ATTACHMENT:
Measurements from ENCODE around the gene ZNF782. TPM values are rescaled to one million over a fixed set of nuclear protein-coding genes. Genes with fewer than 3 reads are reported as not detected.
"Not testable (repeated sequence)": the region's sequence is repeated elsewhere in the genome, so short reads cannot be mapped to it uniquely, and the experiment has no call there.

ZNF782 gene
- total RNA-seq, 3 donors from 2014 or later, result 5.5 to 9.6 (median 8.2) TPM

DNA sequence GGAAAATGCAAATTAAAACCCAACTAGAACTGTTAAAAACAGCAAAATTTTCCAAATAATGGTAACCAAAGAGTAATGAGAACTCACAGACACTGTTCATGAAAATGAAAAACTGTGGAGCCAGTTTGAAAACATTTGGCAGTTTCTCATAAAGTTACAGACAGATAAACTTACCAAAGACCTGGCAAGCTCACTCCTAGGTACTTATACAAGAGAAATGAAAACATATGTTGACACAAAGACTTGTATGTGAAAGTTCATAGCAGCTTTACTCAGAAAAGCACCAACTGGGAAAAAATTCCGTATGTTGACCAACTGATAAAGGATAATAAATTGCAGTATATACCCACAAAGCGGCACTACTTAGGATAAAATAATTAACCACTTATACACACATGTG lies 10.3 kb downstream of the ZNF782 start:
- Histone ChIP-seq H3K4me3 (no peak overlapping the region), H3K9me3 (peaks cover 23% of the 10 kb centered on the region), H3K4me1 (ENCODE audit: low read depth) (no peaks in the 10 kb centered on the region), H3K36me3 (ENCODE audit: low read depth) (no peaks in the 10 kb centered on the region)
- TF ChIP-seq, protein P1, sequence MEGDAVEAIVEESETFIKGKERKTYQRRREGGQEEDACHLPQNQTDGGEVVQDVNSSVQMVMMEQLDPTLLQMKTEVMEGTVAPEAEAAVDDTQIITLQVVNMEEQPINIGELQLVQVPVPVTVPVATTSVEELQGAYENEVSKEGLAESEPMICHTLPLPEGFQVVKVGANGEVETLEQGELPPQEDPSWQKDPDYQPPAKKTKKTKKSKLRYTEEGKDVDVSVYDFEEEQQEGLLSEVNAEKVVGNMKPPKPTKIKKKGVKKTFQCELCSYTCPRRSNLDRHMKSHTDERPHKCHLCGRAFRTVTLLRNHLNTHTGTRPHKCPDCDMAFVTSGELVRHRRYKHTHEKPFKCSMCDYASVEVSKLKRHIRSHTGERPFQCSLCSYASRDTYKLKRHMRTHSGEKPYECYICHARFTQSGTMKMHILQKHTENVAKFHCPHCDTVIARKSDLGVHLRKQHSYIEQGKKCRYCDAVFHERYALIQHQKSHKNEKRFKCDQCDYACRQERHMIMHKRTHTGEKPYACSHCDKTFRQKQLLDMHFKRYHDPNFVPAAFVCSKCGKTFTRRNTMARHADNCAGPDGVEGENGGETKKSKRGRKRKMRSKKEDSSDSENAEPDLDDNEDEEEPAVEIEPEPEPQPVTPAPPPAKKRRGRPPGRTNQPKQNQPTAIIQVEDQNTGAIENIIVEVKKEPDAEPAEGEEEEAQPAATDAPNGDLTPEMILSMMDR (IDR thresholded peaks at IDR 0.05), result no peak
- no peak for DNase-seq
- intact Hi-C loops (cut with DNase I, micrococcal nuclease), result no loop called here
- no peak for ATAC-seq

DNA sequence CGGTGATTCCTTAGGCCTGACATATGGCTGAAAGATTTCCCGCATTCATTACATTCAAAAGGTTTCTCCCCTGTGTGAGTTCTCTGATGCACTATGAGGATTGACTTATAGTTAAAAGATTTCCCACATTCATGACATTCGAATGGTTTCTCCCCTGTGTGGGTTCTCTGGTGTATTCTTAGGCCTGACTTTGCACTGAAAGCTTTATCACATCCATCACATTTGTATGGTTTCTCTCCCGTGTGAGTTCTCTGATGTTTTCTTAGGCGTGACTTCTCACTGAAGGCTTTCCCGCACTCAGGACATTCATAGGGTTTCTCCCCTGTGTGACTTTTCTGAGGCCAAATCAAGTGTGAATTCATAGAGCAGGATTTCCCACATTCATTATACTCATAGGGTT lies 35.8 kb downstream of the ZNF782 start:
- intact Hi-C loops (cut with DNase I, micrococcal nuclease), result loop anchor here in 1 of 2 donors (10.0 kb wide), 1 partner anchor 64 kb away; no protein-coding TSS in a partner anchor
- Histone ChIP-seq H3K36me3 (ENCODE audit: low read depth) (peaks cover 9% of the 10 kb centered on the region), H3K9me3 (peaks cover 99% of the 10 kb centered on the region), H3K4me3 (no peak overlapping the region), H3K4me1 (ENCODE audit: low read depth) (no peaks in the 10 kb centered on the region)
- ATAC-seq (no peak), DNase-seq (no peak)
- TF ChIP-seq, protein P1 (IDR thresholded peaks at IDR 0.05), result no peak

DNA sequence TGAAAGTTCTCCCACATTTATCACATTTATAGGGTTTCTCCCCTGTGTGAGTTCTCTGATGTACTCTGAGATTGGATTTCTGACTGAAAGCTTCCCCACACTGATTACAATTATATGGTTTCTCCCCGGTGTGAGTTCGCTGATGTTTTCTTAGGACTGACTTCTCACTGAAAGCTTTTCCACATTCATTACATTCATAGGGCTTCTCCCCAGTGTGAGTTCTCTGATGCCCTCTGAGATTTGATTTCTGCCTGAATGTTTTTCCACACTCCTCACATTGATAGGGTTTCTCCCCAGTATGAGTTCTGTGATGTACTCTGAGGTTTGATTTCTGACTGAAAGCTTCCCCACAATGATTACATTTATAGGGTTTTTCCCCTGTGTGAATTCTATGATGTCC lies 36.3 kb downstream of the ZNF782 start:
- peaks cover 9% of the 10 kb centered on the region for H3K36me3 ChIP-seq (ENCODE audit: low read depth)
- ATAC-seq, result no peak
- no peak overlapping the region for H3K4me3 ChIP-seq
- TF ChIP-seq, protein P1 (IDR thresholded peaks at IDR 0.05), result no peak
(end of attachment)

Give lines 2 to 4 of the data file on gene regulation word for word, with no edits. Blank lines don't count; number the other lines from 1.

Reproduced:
"Not testable (repeated sequence)": the region's sequence is repeated elsewhere in the genome, so short reads cannot be mapped to it uniquely, and the experiment has no call there.

ZNF782 gene
- total RNA-seq, 3 donors from 2014 or later, result 5.5 to 9.6 (median 8.2) TPM